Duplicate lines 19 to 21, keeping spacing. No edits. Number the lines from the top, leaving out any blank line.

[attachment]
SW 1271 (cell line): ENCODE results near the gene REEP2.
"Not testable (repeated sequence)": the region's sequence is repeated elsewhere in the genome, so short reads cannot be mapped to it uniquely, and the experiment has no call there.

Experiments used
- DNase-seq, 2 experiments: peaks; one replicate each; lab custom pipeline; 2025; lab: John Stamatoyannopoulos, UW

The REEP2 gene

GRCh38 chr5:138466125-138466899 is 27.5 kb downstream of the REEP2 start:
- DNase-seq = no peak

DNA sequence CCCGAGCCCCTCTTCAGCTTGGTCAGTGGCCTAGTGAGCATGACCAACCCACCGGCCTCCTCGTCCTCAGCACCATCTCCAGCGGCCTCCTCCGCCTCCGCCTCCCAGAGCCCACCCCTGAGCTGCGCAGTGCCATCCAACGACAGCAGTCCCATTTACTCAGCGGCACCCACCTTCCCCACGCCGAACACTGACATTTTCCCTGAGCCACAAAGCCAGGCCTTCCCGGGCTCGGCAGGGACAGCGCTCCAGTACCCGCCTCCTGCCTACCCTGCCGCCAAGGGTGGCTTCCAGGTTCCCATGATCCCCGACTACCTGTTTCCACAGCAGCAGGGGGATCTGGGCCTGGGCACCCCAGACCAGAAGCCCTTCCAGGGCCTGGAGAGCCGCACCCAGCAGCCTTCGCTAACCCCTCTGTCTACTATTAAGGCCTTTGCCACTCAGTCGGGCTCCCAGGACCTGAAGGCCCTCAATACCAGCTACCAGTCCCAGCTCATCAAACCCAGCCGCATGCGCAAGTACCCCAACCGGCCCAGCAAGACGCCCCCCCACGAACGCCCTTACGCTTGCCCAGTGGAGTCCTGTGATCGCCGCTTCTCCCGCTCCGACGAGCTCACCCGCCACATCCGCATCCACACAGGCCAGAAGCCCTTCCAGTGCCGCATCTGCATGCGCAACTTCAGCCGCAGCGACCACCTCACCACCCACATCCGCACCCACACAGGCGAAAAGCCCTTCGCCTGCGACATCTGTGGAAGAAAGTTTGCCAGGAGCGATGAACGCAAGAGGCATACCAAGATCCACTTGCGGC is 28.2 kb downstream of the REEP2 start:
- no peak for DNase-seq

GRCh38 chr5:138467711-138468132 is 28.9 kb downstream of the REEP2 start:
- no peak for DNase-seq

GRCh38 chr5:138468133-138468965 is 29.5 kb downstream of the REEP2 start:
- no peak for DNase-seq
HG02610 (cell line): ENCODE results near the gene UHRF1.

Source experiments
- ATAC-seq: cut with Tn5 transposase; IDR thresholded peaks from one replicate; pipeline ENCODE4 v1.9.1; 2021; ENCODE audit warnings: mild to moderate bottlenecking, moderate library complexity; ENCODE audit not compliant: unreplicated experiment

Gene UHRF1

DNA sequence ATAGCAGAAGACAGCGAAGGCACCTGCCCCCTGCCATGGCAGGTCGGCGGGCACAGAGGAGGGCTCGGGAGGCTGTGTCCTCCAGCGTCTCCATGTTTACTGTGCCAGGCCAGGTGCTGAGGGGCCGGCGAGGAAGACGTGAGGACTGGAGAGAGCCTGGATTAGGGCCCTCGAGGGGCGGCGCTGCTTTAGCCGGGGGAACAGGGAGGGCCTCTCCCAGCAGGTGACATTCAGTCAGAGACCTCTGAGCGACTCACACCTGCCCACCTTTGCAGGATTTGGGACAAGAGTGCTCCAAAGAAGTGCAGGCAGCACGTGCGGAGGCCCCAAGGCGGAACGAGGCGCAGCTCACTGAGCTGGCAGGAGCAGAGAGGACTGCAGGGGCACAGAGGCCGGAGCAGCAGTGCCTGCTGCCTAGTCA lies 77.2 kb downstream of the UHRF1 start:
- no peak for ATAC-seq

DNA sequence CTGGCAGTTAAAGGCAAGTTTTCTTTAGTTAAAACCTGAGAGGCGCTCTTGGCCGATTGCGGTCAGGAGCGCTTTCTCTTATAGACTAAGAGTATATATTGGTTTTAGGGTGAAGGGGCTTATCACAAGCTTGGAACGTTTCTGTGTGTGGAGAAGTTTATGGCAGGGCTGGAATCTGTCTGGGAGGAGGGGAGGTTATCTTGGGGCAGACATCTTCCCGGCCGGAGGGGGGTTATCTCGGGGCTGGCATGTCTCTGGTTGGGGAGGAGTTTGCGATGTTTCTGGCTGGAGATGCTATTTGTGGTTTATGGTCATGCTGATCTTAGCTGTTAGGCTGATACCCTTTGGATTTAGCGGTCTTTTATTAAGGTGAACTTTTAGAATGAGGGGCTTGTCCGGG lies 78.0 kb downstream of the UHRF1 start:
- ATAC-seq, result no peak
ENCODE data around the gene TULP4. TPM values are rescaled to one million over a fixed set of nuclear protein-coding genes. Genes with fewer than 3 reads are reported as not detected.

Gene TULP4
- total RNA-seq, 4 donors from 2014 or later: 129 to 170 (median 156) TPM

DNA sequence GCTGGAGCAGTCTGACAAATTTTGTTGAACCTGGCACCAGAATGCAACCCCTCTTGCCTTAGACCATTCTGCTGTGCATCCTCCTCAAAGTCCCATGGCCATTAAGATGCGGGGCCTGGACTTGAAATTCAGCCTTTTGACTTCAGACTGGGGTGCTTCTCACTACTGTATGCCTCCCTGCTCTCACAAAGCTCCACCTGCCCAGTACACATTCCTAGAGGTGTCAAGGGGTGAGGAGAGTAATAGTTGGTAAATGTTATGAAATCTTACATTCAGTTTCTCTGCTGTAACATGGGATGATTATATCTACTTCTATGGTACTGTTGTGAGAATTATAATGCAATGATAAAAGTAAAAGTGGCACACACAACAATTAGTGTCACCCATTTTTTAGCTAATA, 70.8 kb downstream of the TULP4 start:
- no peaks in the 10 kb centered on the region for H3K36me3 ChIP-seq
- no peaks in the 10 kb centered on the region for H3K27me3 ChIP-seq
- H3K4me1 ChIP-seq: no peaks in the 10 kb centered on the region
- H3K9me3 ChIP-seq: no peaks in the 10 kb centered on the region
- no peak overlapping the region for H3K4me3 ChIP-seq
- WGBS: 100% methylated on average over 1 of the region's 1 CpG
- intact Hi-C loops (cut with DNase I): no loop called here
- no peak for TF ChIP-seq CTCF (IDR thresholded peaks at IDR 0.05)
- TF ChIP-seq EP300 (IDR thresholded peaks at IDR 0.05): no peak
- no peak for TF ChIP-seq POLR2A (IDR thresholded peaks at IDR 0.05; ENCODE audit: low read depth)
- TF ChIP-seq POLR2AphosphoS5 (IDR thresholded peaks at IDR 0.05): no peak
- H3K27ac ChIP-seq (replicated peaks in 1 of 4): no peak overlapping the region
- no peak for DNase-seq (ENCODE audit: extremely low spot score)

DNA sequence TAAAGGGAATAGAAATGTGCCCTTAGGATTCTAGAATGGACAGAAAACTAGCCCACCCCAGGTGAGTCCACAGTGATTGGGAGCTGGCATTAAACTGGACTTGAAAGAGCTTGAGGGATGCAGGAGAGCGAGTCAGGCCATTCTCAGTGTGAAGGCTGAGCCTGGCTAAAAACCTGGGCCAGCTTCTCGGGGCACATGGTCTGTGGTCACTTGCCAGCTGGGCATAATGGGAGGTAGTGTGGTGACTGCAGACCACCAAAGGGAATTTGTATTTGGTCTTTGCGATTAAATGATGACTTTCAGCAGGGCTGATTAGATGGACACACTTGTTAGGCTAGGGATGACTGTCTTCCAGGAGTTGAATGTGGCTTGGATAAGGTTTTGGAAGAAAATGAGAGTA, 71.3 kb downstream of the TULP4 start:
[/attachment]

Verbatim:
- no peak for ATAC-seq

DNA sequence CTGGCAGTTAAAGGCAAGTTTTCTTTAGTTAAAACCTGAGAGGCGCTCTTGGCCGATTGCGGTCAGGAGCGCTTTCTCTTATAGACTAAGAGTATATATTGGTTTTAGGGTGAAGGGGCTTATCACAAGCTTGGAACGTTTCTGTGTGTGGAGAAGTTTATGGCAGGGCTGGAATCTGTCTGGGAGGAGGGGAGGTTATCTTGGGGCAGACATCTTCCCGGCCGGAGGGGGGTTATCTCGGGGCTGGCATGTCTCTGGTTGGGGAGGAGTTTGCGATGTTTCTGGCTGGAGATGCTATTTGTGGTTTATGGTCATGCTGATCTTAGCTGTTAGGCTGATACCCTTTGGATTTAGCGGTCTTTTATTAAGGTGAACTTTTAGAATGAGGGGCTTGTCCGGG lies 78.0 kb downstream of the UHRF1 start:
- ATAC-seq, result no peak